Bottom-line, consensus at Codex meetings will be better defined and not automatically presumed.
CCCF Meeting – Izmir
The following week, and dodging hypothetical volcanic-ash clouds and actual airport closings to leave Paris and fly to Turkey, NHF Codex delegate Scott Tips then attended the CCCF meeting held in the Aegean seacoast City of Izmir. This Committee meeting deals with, among other things, melamine contamination in food.
The hosts for the meeting were the Dutch government nominally and the Turkish government actually, with the Turkish host outdoing all other Committees in the quality of the surroundings, receptions, and events planned for the Codex delegates. This was far and away the best-arranged Codex meeting, thanks to Turkey.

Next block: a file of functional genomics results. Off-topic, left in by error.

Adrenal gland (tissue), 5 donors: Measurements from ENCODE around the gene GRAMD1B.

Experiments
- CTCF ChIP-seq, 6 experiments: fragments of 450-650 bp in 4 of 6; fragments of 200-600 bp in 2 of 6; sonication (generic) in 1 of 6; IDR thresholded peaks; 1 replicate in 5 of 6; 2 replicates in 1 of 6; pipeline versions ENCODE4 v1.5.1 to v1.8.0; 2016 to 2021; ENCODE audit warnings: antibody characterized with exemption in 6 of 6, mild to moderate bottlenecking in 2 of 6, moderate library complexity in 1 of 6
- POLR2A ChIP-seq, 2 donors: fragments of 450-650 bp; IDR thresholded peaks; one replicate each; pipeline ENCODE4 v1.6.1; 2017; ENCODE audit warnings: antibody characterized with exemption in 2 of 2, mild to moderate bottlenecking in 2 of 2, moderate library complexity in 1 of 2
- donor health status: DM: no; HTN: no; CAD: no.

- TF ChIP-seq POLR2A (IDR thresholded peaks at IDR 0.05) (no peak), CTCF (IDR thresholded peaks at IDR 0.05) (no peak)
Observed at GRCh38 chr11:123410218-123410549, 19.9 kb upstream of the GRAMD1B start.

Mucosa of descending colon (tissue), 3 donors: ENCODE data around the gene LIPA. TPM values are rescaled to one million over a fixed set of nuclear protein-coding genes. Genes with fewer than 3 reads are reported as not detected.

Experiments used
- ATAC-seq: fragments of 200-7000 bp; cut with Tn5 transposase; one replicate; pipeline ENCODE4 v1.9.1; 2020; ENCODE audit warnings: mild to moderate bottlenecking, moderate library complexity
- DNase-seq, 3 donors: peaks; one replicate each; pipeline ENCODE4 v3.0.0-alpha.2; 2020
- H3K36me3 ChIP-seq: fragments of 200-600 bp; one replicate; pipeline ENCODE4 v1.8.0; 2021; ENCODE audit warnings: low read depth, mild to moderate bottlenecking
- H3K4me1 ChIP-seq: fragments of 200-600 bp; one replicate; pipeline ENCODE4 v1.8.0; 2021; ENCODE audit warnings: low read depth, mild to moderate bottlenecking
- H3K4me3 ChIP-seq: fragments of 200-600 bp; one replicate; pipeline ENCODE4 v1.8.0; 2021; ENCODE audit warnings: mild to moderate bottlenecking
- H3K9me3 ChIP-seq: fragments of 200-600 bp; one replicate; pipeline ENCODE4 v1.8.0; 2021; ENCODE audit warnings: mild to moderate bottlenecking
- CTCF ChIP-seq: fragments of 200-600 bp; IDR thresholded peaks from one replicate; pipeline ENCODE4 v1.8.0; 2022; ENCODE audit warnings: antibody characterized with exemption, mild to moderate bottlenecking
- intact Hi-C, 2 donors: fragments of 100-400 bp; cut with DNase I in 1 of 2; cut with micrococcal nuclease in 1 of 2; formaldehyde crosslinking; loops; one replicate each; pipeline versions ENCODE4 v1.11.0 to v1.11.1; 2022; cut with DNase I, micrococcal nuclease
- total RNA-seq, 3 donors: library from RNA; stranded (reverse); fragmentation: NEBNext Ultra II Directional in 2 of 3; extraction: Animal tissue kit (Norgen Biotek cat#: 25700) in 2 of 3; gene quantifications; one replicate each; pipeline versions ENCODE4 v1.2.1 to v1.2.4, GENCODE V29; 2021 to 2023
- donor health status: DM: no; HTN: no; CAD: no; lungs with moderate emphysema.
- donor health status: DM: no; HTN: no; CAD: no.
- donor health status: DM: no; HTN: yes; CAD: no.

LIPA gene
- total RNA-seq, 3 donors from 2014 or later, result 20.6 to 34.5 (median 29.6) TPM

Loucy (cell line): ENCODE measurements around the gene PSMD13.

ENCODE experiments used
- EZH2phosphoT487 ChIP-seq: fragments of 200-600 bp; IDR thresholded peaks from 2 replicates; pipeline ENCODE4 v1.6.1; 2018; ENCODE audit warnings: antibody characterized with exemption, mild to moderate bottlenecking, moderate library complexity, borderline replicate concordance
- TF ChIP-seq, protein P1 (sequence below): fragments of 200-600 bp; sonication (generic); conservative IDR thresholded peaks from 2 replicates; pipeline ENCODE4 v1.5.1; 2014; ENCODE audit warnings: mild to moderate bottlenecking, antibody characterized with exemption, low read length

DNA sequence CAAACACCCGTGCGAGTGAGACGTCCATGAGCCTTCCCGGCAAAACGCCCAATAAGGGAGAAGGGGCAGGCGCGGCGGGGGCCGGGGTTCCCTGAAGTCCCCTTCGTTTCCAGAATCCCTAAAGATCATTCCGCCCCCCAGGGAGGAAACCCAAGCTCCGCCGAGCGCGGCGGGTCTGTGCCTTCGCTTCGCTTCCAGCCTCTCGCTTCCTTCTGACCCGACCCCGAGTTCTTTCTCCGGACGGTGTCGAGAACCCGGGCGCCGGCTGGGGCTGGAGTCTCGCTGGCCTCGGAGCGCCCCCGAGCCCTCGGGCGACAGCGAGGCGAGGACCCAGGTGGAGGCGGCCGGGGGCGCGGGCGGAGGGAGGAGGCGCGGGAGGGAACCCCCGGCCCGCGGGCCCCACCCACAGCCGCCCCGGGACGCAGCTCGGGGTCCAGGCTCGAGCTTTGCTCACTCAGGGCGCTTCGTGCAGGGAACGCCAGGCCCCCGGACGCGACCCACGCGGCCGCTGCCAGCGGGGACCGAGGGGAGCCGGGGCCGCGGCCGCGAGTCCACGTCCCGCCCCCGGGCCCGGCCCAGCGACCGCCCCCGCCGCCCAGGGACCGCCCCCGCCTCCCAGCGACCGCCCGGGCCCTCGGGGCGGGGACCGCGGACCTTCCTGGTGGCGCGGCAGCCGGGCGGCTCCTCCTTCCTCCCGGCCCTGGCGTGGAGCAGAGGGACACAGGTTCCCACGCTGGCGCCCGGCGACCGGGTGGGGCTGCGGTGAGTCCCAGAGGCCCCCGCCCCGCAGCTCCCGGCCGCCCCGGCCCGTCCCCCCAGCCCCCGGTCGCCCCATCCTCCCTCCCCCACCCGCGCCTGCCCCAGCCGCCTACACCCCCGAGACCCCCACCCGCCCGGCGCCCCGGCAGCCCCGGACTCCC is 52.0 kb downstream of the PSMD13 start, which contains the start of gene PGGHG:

The main issue at this meeting was the Committee’s general desire to adopt acceptable levels for melamine in foods when melamine is not even a contaminant naturally found in soil, water, or air. It is completely man-made and man-introduced. So, its acceptable level should be set at zero. Unfortunately, the Committee members had other ideas. (See Codex document “Proposed Draft Maximum Levels for Melamine in Food and Feed (N13-2009)” at www.thenhf.com/codex/codexmelamine2010mtgdoc.pdf.) The CCCF party line, espoused most vocally by the European Union (EU), was to establish an acceptable contamination level for melamine at 1.0 part per million (ppm, equal to 1 milligram per kilogram of food) for infant formulas and 2.5 ppm for adults.